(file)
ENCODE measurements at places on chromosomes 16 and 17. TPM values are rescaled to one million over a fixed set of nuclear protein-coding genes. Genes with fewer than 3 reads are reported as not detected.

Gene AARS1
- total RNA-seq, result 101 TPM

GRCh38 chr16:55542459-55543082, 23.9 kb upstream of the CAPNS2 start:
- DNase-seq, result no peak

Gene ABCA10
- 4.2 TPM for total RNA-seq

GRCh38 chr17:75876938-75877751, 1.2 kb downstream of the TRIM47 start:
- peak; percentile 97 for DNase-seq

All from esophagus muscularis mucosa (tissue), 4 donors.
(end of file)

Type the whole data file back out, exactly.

ENCODE measurements at places on chromosomes 16 and 17. TPM values are rescaled to one million over a fixed set of nuclear protein-coding genes. Genes with fewer than 3 reads are reported as not detected.

Gene AARS1
- total RNA-seq, result 101 TPM

GRCh38 chr16:55542459-55543082, 23.9 kb upstream of the CAPNS2 start:
- DNase-seq, result no peak

Gene ABCA10
- 4.2 TPM for total RNA-seq

GRCh38 chr17:75876938-75877751, 1.2 kb downstream of the TRIM47 start:
- peak; percentile 97 for DNase-seq

All from esophagus muscularis mucosa (tissue), 4 donors.